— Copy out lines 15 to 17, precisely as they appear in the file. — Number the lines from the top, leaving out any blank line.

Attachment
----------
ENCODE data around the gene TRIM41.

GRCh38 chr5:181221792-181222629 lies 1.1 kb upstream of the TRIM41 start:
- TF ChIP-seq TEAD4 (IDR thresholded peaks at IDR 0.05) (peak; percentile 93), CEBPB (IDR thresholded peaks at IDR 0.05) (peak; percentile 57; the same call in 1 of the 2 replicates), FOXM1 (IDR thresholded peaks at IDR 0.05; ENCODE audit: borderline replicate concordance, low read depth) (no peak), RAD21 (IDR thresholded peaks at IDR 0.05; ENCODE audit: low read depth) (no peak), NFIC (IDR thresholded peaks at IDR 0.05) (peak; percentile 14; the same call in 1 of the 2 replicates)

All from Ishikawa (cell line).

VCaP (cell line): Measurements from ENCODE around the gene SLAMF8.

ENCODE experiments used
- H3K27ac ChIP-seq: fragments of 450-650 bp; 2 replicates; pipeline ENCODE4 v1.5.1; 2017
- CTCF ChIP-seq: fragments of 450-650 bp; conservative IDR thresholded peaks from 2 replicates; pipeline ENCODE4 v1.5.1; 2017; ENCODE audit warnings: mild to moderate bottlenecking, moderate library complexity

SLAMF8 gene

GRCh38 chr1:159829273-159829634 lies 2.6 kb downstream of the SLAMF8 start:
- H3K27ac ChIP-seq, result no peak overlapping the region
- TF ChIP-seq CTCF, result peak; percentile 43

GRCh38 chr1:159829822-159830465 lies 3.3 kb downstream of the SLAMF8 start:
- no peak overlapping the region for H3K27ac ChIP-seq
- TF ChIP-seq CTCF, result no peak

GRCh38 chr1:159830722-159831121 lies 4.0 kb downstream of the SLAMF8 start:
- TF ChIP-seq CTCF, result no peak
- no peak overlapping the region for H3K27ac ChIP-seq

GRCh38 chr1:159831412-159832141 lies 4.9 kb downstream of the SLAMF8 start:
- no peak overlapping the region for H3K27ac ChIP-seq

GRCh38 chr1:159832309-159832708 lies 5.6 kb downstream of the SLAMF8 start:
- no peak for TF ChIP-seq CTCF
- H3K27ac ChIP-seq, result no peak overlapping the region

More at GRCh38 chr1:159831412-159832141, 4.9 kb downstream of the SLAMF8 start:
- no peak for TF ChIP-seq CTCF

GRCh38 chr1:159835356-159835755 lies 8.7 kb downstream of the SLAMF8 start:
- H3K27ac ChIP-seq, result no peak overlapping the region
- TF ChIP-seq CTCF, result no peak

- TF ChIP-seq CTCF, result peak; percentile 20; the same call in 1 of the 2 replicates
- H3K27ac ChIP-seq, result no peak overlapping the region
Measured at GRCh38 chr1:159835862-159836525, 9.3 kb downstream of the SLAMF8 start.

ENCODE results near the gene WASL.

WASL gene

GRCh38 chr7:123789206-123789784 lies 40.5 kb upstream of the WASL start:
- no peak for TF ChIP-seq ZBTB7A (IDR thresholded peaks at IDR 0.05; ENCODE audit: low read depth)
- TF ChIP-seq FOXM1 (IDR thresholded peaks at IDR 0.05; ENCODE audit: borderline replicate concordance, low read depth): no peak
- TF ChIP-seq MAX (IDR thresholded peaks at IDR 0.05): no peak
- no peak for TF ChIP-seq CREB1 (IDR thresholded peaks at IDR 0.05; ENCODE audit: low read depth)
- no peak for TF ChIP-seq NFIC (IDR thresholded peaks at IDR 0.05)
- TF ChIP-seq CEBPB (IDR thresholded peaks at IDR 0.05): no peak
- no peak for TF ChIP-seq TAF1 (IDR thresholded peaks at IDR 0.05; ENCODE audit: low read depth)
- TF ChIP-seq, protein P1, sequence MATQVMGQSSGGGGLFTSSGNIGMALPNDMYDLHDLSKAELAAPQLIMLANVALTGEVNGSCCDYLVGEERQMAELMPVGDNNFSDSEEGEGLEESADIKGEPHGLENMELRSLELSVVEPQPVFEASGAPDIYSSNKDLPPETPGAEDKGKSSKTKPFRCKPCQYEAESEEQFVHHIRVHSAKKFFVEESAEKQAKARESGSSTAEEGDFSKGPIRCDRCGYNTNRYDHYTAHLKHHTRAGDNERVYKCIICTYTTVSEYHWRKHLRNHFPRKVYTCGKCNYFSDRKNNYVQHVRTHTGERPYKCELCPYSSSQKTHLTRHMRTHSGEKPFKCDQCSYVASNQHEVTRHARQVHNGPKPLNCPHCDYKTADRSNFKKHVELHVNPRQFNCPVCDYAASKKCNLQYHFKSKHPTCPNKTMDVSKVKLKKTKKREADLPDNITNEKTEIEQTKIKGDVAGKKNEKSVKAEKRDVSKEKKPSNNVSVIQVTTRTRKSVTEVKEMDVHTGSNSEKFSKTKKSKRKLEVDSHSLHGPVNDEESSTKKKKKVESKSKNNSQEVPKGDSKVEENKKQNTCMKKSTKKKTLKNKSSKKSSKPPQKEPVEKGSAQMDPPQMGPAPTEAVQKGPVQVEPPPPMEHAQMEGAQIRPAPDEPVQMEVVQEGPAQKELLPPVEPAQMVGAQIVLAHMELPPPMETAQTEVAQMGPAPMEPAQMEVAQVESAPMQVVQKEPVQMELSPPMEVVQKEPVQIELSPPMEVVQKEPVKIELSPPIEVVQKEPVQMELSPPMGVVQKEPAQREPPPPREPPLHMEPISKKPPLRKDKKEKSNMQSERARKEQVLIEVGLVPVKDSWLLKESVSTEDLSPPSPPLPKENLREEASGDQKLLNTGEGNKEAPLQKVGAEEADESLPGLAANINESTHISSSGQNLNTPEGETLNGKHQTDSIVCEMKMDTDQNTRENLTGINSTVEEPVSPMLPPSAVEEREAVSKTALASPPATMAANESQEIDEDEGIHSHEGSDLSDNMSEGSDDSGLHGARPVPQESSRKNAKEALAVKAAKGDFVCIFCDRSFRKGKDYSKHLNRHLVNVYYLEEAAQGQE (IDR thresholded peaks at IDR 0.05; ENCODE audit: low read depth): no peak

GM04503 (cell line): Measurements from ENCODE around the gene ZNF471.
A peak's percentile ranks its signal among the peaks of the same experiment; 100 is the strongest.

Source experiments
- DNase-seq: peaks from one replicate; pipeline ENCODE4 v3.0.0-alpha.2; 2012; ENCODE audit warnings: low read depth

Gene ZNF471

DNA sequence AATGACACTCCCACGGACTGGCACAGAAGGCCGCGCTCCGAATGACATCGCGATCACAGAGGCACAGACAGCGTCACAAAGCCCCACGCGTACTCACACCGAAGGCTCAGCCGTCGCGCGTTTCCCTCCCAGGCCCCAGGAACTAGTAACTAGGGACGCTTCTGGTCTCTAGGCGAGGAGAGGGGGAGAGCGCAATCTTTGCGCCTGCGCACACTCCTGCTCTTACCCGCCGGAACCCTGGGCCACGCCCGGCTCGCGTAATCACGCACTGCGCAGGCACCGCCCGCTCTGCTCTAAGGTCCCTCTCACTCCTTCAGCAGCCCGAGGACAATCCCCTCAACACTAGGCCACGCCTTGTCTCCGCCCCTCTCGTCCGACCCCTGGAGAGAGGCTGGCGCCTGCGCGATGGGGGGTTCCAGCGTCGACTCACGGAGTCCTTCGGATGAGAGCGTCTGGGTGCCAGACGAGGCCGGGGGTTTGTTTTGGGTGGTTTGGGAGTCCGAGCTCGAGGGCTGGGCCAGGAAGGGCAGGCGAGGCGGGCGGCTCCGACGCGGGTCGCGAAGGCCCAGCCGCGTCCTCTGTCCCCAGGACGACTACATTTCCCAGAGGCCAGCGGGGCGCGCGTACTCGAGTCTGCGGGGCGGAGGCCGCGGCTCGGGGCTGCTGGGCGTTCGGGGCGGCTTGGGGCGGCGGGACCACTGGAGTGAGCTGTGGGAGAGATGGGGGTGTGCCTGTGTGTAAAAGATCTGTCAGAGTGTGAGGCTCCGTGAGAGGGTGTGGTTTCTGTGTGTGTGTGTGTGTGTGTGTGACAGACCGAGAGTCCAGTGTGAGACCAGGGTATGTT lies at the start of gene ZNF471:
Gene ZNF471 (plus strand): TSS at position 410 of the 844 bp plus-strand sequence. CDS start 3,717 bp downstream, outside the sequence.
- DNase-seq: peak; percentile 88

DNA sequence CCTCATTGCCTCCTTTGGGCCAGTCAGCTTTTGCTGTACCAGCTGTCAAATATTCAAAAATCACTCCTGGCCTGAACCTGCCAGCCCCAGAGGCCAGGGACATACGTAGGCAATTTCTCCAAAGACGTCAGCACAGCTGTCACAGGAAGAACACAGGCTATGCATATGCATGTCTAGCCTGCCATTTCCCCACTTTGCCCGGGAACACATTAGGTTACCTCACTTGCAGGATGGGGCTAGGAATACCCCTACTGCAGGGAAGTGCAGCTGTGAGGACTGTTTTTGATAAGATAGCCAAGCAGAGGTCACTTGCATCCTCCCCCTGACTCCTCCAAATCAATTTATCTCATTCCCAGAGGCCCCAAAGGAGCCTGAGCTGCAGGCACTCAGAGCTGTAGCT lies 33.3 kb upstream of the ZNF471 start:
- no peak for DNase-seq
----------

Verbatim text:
- TF ChIP-seq CTCF, result no peak

GRCh38 chr1:159830722-159831121 lies 4.0 kb downstream of the SLAMF8 start:
- TF ChIP-seq CTCF, result no peak